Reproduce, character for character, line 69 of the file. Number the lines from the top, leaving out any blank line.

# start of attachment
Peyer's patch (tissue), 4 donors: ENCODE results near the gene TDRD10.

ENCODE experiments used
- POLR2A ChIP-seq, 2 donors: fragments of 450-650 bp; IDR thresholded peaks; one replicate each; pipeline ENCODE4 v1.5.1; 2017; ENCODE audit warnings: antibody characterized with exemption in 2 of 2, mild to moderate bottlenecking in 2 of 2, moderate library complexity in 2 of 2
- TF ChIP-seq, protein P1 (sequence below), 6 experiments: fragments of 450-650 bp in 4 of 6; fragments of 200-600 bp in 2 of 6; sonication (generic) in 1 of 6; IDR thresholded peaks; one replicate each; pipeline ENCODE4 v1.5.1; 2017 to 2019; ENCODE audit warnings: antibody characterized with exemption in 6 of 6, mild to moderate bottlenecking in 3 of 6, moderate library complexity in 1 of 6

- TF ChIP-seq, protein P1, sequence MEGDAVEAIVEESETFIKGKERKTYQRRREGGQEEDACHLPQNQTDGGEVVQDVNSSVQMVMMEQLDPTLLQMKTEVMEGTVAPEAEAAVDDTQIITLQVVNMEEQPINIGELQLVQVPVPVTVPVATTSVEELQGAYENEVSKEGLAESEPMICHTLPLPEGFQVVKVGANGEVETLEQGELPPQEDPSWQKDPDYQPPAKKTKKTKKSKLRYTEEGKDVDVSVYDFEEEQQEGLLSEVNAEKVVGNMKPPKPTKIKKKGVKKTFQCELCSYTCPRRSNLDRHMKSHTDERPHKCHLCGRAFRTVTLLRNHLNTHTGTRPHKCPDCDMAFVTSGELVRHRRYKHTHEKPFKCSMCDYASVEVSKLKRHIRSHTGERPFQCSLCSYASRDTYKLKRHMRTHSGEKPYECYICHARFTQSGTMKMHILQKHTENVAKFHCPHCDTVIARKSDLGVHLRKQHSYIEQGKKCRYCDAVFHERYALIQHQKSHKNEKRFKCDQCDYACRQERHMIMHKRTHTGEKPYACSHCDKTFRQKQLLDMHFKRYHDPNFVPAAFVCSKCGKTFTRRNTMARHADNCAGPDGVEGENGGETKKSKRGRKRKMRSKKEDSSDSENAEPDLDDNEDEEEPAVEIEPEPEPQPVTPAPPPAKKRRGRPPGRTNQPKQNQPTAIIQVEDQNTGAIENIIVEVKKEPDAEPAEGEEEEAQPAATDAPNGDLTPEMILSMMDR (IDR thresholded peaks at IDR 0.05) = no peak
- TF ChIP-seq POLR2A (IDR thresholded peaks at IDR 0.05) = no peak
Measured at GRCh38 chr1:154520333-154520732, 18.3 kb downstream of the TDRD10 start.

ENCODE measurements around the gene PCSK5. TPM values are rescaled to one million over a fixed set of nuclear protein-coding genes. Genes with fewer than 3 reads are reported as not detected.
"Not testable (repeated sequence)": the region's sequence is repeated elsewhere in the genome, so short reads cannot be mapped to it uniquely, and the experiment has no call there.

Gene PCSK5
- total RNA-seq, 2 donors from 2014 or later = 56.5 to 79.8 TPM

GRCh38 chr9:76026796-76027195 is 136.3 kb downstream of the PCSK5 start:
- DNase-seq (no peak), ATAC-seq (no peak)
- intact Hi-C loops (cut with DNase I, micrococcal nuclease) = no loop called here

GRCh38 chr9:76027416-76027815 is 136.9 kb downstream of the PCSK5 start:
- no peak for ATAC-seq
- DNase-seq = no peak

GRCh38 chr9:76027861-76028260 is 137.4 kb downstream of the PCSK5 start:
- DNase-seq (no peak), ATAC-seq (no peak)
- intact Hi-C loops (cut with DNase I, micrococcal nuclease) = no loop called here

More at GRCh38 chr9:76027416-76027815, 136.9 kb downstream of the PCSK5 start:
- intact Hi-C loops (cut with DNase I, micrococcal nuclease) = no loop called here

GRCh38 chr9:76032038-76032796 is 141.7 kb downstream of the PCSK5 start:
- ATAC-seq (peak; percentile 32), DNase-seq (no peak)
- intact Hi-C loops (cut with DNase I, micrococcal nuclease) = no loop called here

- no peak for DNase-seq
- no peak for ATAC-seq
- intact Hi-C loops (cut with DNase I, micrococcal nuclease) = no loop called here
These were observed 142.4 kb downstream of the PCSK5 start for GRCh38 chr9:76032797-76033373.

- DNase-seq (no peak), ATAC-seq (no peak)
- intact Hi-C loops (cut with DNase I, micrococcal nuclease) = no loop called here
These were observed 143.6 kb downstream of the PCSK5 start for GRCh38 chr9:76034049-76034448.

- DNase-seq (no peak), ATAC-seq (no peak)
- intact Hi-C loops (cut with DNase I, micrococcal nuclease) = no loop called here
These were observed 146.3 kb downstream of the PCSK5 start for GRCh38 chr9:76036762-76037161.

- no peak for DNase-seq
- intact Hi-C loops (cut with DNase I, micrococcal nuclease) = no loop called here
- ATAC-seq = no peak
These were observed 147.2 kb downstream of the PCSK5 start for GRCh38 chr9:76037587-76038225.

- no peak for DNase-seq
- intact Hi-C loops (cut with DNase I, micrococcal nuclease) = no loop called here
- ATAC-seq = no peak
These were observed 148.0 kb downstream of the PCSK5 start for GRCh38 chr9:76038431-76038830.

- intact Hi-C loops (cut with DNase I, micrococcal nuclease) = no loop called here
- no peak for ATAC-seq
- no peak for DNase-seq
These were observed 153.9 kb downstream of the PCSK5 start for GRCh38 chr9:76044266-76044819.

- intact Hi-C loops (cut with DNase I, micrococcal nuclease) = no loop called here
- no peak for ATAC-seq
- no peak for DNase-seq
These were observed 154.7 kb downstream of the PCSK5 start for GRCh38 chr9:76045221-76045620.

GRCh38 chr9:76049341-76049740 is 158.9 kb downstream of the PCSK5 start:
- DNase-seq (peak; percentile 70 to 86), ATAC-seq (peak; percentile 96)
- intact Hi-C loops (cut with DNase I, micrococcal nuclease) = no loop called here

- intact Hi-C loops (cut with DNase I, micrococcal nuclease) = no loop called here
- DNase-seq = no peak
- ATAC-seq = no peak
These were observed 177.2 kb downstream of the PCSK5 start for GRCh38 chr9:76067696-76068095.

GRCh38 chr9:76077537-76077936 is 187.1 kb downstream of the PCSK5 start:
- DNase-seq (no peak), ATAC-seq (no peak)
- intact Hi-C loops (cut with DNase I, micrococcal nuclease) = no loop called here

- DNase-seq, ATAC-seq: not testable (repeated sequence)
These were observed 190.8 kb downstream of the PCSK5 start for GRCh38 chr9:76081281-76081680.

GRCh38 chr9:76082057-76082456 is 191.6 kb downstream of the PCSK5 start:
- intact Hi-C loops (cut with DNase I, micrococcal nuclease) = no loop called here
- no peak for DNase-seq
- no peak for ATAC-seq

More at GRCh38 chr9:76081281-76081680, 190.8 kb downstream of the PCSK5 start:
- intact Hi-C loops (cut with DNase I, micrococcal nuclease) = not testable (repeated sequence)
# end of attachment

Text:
- intact Hi-C loops (cut with DNase I, micrococcal nuclease) = not testable (repeated sequence)